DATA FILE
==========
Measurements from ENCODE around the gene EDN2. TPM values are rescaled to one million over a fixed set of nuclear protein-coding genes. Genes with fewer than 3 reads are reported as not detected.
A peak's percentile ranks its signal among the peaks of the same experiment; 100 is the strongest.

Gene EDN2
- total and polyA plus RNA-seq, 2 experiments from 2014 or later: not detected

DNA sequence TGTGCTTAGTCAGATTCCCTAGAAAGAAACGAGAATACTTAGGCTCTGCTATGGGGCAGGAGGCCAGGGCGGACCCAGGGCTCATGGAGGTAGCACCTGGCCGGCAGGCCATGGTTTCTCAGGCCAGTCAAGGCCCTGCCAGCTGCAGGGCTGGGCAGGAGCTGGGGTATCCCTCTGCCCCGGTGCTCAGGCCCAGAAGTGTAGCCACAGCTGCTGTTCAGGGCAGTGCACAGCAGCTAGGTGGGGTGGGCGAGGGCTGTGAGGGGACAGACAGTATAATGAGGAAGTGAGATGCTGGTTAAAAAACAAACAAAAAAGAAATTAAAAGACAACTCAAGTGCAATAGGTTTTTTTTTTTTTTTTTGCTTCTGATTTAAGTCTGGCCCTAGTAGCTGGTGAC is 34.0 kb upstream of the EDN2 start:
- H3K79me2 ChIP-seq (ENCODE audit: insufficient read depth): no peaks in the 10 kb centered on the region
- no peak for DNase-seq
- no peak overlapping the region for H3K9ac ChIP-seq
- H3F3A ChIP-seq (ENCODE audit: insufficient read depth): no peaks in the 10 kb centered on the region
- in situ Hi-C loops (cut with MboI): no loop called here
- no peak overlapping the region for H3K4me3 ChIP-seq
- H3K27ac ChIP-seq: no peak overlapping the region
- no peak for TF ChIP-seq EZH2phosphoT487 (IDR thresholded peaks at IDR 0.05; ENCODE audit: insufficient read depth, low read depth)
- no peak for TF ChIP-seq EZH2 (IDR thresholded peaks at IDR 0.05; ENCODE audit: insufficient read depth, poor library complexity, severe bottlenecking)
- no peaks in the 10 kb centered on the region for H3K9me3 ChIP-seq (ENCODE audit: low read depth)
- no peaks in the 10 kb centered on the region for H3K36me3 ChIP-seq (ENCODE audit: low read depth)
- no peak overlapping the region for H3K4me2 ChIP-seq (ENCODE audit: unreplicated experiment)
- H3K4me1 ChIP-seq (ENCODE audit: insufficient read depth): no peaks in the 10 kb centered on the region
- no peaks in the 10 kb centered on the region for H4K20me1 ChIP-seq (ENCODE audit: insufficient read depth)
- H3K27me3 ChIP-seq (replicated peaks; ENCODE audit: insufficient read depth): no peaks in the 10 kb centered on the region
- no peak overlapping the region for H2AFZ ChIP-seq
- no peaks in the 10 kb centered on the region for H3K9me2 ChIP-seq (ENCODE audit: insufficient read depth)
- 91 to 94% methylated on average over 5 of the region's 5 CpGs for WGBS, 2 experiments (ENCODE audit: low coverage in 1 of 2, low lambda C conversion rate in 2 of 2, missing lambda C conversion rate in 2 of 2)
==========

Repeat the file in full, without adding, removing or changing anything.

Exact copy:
Measurements from ENCODE around the gene EDN2. TPM values are rescaled to one million over a fixed set of nuclear protein-coding genes. Genes with fewer than 3 reads are reported as not detected.
A peak's percentile ranks its signal among the peaks of the same experiment; 100 is the strongest.

Gene EDN2
- total and polyA plus RNA-seq, 2 experiments from 2014 or later: not detected

DNA sequence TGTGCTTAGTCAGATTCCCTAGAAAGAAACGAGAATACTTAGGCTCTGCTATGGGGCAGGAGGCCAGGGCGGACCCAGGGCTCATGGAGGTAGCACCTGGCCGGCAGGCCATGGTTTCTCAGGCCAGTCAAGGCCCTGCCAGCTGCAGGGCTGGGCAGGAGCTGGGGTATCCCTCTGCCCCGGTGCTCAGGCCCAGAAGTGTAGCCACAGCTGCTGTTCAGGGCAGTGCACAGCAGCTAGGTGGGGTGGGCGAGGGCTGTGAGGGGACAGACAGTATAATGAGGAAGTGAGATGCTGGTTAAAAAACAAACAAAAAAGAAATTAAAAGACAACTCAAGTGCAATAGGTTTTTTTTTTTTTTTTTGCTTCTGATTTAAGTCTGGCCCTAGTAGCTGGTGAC is 34.0 kb upstream of the EDN2 start:
- H3K79me2 ChIP-seq (ENCODE audit: insufficient read depth): no peaks in the 10 kb centered on the region
- no peak for DNase-seq
- no peak overlapping the region for H3K9ac ChIP-seq
- H3F3A ChIP-seq (ENCODE audit: insufficient read depth): no peaks in the 10 kb centered on the region
- in situ Hi-C loops (cut with MboI): no loop called here
- no peak overlapping the region for H3K4me3 ChIP-seq
- H3K27ac ChIP-seq: no peak overlapping the region
- no peak for TF ChIP-seq EZH2phosphoT487 (IDR thresholded peaks at IDR 0.05; ENCODE audit: insufficient read depth, low read depth)
- no peak for TF ChIP-seq EZH2 (IDR thresholded peaks at IDR 0.05; ENCODE audit: insufficient read depth, poor library complexity, severe bottlenecking)
- no peaks in the 10 kb centered on the region for H3K9me3 ChIP-seq (ENCODE audit: low read depth)
- no peaks in the 10 kb centered on the region for H3K36me3 ChIP-seq (ENCODE audit: low read depth)
- no peak overlapping the region for H3K4me2 ChIP-seq (ENCODE audit: unreplicated experiment)
- H3K4me1 ChIP-seq (ENCODE audit: insufficient read depth): no peaks in the 10 kb centered on the region
- no peaks in the 10 kb centered on the region for H4K20me1 ChIP-seq (ENCODE audit: insufficient read depth)
- H3K27me3 ChIP-seq (replicated peaks; ENCODE audit: insufficient read depth): no peaks in the 10 kb centered on the region
- no peak overlapping the region for H2AFZ ChIP-seq
- no peaks in the 10 kb centered on the region for H3K9me2 ChIP-seq (ENCODE audit: insufficient read depth)
- 91 to 94% methylated on average over 5 of the region's 5 CpGs for WGBS, 2 experiments (ENCODE audit: low coverage in 1 of 2, low lambda C conversion rate in 2 of 2, missing lambda C conversion rate in 2 of 2)